Halmahera Snorkeling – Gorgeous Reefs Teeming With Colorful Fish

Halmahera snorkeling is rather incredible from our limited experience. It was certainly one of the better snorkeling experiences of our lives.

In 2023 we spent four days snorkeling a few different areas around the Halmahera area, as part of a longer Indonesia liveaboard trip. We snorkeled some small islands just to the southeast of the large Island of Halmahera, and also some islands that are right in the narrowest stretch of the Patintie Strait, with the Bacan Islands to the west of Halmahera.

Halmahera snorkeling is superb, with stunning corals and lots of colorful reef fish.

The reefs were in very good health in Halmahera, and the fish life was at times so dense you could hardly see the water. In some ways our days snorkeling in Halmahera reminded us a bit of Alor. More about that later.

Snorkeler over a bright red sea fan with lots of reef fish in Halmahera

Where Is Halmahera and Where Did We Snorkel?

Halmahera is a large island in northern Indonesia, with between Raja Ampat to the east, and Sulawesi to the west. It is a remote part of the world, and the main island is home to only about 200,000 people.

Kids in a dugout canoe in a remote village of Halmahera

The Patintie Strait is a narrow body of water between the southwest shoreline of Halmahera, and the Bacan Islands chain to the west. Strong currents that flow through this strait are one of the reasons why the reefs and sea life are so abundant here. It flushes in lots of fresh nutrients and helps keep the reefs from getting too hot.

Halmahera Snorkeling Map

Halmahera Snorkeling – What Did We See?

Halmahera snorkeling is excellent, although it is not the easiest place to visit, being so remote. But that also means that every spot we snorkeled we had to ourselves. We really felt like we were back in time a bit.

Halmahera Snorkeling Video

Watch the video below to get a sense for what the snorkeling in Halmahera is like.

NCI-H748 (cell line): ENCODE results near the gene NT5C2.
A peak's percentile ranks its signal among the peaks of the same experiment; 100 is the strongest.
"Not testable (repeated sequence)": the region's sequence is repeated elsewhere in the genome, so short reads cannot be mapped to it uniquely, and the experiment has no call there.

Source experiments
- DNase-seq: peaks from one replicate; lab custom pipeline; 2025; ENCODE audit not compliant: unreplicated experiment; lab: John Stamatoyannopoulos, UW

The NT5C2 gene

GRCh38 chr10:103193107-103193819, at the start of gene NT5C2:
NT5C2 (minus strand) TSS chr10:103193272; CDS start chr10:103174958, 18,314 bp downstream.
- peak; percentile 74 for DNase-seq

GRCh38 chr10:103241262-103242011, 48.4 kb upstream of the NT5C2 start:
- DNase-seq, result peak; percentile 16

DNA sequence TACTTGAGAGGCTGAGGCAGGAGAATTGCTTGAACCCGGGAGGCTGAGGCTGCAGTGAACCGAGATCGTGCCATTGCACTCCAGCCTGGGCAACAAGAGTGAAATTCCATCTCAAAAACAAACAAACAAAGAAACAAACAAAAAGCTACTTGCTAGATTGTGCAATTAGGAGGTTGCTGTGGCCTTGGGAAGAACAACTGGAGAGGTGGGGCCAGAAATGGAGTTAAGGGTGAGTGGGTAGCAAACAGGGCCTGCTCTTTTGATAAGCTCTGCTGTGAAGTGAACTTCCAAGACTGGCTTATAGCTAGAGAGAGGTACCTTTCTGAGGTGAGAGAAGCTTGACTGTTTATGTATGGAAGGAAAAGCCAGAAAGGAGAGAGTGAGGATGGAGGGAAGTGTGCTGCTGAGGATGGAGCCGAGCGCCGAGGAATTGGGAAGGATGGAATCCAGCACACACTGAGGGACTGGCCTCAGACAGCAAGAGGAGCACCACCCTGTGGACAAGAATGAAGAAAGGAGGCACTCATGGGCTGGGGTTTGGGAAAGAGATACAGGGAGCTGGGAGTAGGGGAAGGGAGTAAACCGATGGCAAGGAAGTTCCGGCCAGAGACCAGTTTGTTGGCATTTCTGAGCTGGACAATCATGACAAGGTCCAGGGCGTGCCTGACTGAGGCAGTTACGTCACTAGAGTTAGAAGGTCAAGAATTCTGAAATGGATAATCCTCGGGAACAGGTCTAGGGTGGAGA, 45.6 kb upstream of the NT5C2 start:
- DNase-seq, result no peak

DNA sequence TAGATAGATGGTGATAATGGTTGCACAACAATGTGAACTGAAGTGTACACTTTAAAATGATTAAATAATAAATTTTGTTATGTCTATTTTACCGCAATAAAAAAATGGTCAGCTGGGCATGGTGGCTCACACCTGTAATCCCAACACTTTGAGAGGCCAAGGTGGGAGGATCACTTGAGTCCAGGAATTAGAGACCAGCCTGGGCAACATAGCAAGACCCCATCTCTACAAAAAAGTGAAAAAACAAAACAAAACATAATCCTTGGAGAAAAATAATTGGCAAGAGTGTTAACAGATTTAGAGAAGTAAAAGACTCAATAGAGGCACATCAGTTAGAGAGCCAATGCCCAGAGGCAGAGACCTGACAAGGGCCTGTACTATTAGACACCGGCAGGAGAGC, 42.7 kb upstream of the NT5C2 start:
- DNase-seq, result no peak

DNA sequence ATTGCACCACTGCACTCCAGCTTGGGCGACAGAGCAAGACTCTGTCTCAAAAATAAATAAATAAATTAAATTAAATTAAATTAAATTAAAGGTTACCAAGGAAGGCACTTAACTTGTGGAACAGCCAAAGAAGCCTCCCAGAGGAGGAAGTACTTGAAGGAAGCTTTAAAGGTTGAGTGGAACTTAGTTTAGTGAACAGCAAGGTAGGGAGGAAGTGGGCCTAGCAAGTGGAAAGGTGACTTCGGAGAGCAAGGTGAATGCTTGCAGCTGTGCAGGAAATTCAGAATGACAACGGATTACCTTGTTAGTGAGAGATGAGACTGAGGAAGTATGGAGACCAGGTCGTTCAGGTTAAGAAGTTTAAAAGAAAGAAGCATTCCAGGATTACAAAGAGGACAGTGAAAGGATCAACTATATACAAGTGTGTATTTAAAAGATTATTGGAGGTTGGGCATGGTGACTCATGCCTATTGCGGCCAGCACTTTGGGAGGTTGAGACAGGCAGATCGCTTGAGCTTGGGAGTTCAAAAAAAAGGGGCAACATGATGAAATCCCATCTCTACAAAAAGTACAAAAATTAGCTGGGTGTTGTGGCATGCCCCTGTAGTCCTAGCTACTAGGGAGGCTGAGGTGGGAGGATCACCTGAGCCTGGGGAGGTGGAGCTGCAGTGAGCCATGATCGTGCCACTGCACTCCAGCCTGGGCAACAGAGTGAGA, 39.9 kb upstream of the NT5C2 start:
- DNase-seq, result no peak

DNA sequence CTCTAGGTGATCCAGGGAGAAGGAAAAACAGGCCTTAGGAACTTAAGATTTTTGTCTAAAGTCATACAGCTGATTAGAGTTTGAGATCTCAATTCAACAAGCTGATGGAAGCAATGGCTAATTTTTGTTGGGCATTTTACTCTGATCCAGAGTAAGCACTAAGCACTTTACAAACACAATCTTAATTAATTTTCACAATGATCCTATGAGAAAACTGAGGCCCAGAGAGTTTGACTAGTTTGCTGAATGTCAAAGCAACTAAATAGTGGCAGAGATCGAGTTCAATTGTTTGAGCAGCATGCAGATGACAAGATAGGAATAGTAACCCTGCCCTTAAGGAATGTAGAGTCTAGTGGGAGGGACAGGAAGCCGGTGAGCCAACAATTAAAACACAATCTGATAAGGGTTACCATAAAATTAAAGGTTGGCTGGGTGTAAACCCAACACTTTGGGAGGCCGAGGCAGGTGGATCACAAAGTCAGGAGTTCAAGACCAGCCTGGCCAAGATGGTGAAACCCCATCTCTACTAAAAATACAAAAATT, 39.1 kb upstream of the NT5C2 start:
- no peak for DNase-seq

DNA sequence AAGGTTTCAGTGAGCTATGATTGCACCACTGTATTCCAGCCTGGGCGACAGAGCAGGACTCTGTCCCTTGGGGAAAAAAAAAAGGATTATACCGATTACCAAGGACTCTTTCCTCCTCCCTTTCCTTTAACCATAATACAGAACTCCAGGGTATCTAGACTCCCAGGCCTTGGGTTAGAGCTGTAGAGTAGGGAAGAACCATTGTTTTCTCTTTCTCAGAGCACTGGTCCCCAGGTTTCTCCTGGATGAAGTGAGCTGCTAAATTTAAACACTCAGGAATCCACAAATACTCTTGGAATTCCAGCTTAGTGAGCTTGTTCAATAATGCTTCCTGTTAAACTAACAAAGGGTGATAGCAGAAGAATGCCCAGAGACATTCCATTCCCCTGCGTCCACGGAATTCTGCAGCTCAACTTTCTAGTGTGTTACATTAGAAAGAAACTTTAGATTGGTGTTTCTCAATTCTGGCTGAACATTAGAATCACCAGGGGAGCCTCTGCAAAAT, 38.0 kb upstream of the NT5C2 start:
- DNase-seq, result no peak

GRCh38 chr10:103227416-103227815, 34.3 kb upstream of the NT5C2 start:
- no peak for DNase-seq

One reason Halmahera snorkeling is so very good is because the reef depths are ideal for snorkelers. The majority of them are fringing reefs along the shoreline of smaller islands. So you can normally snorkel right over the top of corals, in shallow water, allowing excellent viewing for snorkelers who don’t freedive. And if you swim a little farther out, the reefs tend to slope off gently, before getting much deeper.

The reefs also have a lot of variety in terms of what the ecosystems look like, at different snorkel spots. That makes a multi-day Halmahera snorkeling trip very interesting.

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Scorpionfish sitting on a coral, with colorful reef fish behind, in Halmahera

And the amount of fish life was really incredible. It is not a protected area, so we did not see a lot of larger species of fish, and not a lot of sharks. But in terms of smaller colorful and interesting reef fish, there were just gobs of them. A few Halmahera snorkeling spots we visited had more small reef fish than anywhere else we have ever snorkeled.

Variety of hard corals in Halmahera, with clouds of small fish.

Night snorkeling was also very good in Halmahera. Being able to see walking sharks at night is a rare treat, but our group saw a number of them and some other cool creatures, too.

And during the day there are some unique creatures to see. There are tons of pipefish, and many nudibranchs to find, an amazing Crocodilefish, as well as some very interesting looking sea stars. We enjoyed seeing a few different Banded Sea Kraits too.